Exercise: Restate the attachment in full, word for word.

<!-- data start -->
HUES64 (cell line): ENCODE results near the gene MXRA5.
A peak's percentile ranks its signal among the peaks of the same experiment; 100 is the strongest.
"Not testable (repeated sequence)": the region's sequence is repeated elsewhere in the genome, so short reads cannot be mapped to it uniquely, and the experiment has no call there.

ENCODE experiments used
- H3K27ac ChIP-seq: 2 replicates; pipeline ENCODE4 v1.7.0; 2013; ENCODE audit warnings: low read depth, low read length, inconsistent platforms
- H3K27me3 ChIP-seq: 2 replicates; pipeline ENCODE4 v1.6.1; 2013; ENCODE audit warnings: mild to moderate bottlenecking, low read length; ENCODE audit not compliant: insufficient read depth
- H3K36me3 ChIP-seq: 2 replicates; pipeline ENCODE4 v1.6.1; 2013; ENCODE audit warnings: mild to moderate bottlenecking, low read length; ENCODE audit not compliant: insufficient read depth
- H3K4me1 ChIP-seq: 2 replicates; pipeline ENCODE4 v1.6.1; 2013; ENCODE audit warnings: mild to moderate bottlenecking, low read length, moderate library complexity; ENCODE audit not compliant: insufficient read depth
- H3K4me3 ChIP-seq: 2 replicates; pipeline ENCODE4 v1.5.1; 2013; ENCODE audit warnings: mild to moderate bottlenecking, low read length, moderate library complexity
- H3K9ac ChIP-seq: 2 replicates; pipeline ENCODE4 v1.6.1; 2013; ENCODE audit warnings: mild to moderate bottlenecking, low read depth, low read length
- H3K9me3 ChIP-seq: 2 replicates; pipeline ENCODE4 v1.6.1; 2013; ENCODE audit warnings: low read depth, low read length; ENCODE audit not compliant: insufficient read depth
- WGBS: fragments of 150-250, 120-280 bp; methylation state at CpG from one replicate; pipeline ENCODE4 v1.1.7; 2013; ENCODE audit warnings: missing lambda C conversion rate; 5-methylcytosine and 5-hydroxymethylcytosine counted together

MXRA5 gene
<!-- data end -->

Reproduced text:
HUES64 (cell line): ENCODE results near the gene MXRA5.
A peak's percentile ranks its signal among the peaks of the same experiment; 100 is the strongest.
"Not testable (repeated sequence)": the region's sequence is repeated elsewhere in the genome, so short reads cannot be mapped to it uniquely, and the experiment has no call there.

ENCODE experiments used
- H3K27ac ChIP-seq: 2 replicates; pipeline ENCODE4 v1.7.0; 2013; ENCODE audit warnings: low read depth, low read length, inconsistent platforms
- H3K27me3 ChIP-seq: 2 replicates; pipeline ENCODE4 v1.6.1; 2013; ENCODE audit warnings: mild to moderate bottlenecking, low read length; ENCODE audit not compliant: insufficient read depth
- H3K36me3 ChIP-seq: 2 replicates; pipeline ENCODE4 v1.6.1; 2013; ENCODE audit warnings: mild to moderate bottlenecking, low read length; ENCODE audit not compliant: insufficient read depth
- H3K4me1 ChIP-seq: 2 replicates; pipeline ENCODE4 v1.6.1; 2013; ENCODE audit warnings: mild to moderate bottlenecking, low read length, moderate library complexity; ENCODE audit not compliant: insufficient read depth
- H3K4me3 ChIP-seq: 2 replicates; pipeline ENCODE4 v1.5.1; 2013; ENCODE audit warnings: mild to moderate bottlenecking, low read length, moderate library complexity
- H3K9ac ChIP-seq: 2 replicates; pipeline ENCODE4 v1.6.1; 2013; ENCODE audit warnings: mild to moderate bottlenecking, low read depth, low read length
- H3K9me3 ChIP-seq: 2 replicates; pipeline ENCODE4 v1.6.1; 2013; ENCODE audit warnings: low read depth, low read length; ENCODE audit not compliant: insufficient read depth
- WGBS: fragments of 150-250, 120-280 bp; methylation state at CpG from one replicate; pipeline ENCODE4 v1.1.7; 2013; ENCODE audit warnings: missing lambda C conversion rate; 5-methylcytosine and 5-hydroxymethylcytosine counted together

MXRA5 gene